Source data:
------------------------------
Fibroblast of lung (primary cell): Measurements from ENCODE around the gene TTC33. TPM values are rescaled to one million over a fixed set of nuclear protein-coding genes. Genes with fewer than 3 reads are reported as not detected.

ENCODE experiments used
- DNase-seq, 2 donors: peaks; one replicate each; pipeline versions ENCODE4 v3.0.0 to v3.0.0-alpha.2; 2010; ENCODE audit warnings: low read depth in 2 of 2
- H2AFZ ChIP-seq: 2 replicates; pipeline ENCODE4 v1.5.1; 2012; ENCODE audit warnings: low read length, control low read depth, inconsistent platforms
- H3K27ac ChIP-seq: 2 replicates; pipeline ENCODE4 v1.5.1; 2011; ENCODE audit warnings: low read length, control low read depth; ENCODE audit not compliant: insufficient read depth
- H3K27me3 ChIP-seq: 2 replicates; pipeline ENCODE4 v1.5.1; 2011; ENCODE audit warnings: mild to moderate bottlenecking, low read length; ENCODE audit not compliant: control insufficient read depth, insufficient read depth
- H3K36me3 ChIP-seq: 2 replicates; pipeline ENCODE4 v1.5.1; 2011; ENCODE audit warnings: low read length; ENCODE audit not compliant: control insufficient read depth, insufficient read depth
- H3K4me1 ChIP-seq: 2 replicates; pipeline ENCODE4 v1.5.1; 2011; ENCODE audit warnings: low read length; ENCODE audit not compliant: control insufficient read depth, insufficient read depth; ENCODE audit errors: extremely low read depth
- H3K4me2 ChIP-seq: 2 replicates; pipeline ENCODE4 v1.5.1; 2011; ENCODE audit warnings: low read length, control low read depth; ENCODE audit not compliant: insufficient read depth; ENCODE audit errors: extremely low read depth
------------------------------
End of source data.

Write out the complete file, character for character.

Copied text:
Fibroblast of lung (primary cell): Measurements from ENCODE around the gene TTC33. TPM values are rescaled to one million over a fixed set of nuclear protein-coding genes. Genes with fewer than 3 reads are reported as not detected.

ENCODE experiments used
- DNase-seq, 2 donors: peaks; one replicate each; pipeline versions ENCODE4 v3.0.0 to v3.0.0-alpha.2; 2010; ENCODE audit warnings: low read depth in 2 of 2
- H2AFZ ChIP-seq: 2 replicates; pipeline ENCODE4 v1.5.1; 2012; ENCODE audit warnings: low read length, control low read depth, inconsistent platforms
- H3K27ac ChIP-seq: 2 replicates; pipeline ENCODE4 v1.5.1; 2011; ENCODE audit warnings: low read length, control low read depth; ENCODE audit not compliant: insufficient read depth
- H3K27me3 ChIP-seq: 2 replicates; pipeline ENCODE4 v1.5.1; 2011; ENCODE audit warnings: mild to moderate bottlenecking, low read length; ENCODE audit not compliant: control insufficient read depth, insufficient read depth
- H3K36me3 ChIP-seq: 2 replicates; pipeline ENCODE4 v1.5.1; 2011; ENCODE audit warnings: low read length; ENCODE audit not compliant: control insufficient read depth, insufficient read depth
- H3K4me1 ChIP-seq: 2 replicates; pipeline ENCODE4 v1.5.1; 2011; ENCODE audit warnings: low read length; ENCODE audit not compliant: control insufficient read depth, insufficient read depth; ENCODE audit errors: extremely low read depth
- H3K4me2 ChIP-seq: 2 replicates; pipeline ENCODE4 v1.5.1; 2011; ENCODE audit warnings: low read length, control low read depth; ENCODE audit not compliant: insufficient read depth; ENCODE audit errors: extremely low read depth